Some time ago somebody from my country has contacted me with some questions about knives. We started talking and after some time we became friends. This guy is a Ph.D. on Department of Parallel and Distributed Computing. Faculty of Mathematics and Computer Science on Nicolaus Copernicus University. Yeah. Even I don't know what does that mean, but it's not about computers anymore. Trust me or not, but for me this guy is doing the best sushi in Poland. And he is not a pro. Just home cook and sushi enthusiast. Want to check it out? Check out his facebook and do not forget to like his page.
So after few attempts I've managed to force him to send me his knife. He has sharpened it and when I got it I thought that it is ok. It is sharp. The only problem was visual and it doesn't affect cutting. He was also complaining about shinogi line, because it was rounded, which was mostly visible near kanji. I didn't know what to do with that knife. As I said, it was sharp, it doesn't need any repair etc. Shipping from Poland to UK is quite expensive so it was pointless to just send it back. Then I have decided to make him surprise and to modify his yanagiba.
These are pictures of knife when I got it.
I hate those cheap handles with big ridge between handle and the ferrule. Also it was plastic.
So I started my work from fixing ura. As usual I have paint the back with red marker to see where I remove the metal.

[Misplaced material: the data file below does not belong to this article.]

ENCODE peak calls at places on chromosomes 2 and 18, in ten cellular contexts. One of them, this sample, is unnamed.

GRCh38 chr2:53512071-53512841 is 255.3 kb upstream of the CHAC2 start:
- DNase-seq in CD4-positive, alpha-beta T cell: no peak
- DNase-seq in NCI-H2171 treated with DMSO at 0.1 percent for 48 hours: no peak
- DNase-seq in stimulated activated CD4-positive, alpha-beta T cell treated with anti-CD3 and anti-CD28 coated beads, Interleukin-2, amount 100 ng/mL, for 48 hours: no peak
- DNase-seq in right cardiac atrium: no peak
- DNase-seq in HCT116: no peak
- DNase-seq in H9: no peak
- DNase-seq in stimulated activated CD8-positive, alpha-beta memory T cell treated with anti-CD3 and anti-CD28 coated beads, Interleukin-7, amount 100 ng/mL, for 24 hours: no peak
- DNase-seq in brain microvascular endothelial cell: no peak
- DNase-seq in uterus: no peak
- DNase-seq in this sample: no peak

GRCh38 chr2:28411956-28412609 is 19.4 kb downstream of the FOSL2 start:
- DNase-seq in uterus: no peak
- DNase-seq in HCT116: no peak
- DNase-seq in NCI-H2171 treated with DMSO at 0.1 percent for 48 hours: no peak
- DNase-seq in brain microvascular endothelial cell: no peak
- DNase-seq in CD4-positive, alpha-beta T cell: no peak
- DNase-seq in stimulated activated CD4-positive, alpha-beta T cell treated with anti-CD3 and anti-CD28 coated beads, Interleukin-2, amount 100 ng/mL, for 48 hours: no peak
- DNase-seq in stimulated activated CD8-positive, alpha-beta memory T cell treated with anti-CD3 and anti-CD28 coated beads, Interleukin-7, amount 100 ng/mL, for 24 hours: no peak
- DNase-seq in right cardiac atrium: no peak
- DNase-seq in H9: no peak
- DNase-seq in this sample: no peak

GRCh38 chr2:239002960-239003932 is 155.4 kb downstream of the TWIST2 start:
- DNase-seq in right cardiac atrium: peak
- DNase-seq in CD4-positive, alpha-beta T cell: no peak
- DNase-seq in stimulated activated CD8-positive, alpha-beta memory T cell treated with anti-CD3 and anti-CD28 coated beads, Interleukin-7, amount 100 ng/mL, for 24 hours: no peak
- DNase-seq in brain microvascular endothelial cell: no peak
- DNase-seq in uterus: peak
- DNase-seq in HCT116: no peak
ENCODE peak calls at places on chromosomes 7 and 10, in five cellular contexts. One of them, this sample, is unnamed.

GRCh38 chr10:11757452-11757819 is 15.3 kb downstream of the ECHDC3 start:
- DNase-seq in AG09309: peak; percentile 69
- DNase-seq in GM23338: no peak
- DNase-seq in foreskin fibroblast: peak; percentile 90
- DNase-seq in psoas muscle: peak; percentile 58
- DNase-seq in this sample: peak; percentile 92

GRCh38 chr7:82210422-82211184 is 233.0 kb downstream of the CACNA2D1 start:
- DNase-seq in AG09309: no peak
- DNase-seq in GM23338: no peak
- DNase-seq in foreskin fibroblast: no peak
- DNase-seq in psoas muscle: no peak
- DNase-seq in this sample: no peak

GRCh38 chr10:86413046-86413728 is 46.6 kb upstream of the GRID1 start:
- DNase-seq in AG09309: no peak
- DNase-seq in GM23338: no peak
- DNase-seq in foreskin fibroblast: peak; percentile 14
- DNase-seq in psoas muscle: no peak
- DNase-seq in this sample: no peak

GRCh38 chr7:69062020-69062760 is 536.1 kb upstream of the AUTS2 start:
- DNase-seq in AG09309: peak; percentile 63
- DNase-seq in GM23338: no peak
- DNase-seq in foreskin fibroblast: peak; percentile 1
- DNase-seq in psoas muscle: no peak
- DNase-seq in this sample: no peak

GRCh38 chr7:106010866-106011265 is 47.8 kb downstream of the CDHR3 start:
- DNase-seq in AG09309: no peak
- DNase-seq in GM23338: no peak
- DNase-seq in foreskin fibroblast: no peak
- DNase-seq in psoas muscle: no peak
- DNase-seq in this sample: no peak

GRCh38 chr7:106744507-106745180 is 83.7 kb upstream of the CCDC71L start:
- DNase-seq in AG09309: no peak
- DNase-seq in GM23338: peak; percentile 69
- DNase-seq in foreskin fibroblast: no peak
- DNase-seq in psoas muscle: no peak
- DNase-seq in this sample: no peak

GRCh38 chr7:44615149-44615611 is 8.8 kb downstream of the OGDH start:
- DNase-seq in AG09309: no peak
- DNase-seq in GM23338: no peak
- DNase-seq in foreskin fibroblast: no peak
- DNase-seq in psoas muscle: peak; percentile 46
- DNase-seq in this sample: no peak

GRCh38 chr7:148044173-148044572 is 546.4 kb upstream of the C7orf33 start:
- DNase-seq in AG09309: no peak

So I thought that it will be cool if I try to even out the lines and then polish the ura. Back of the every single yanagi has diagonal scratches from the grinding wheel. To do that I used ura fixer which is a small rough stone. All you have to do with it is to hold it somehow and then grind some metal with forth and back moves.
And here it is. It is now even and smooth. All scratches from grinding wheel has dissappeared. Also now you can see the place where iron and steel became one. It was visible previously but not like that.
Now became the time to do something with shinogi line. Repairing shinogi is not easy and it's time consuming. I had two options to do that. First I could simply sharpen it for a very long time to lift shinogi line. The second option was to sacrifice a little bit of kanji and then make top part of the blade totally flat. With a little bit of normal sharpening I could make two bevels meet exactly where shinogi is.
To do that you must use 100% flat stone or diamond plates.
I've learned that before that every single bevel knife is concaved in place where everybody thinks that it's flat. On the picture below you can see that i am removing metal near shinogi and near spine.
Here it's almost complete. You can see almost sharp angle on shinogi line. It's still not sharp near the heel, but I was working on it.
Honestly I am happy with saya. I have managed to grind a very nice bevel on my new belt grinder. This also made me thinking and I think that if I did it in wood then I could make it in steel as well:D
Obviously saya is made from very bright cedar and colour doesn't match with handle so I have dyed it with mahoganny and walnut dyes.
So here it is. The complete modification. The owner of that knife is also hobbyist photographer. Some time ago, after little conversation he made me buy new camera. It is dslr Nikon D7100. It took me 4 days of experimenting with different exposures to take those pictures.
Here you can see new shonogi line. Due to some light reflexes you cannot see it, but trust me it is straight and sharp.
This is the picture which Michal, owner of that knife took before posting it to me.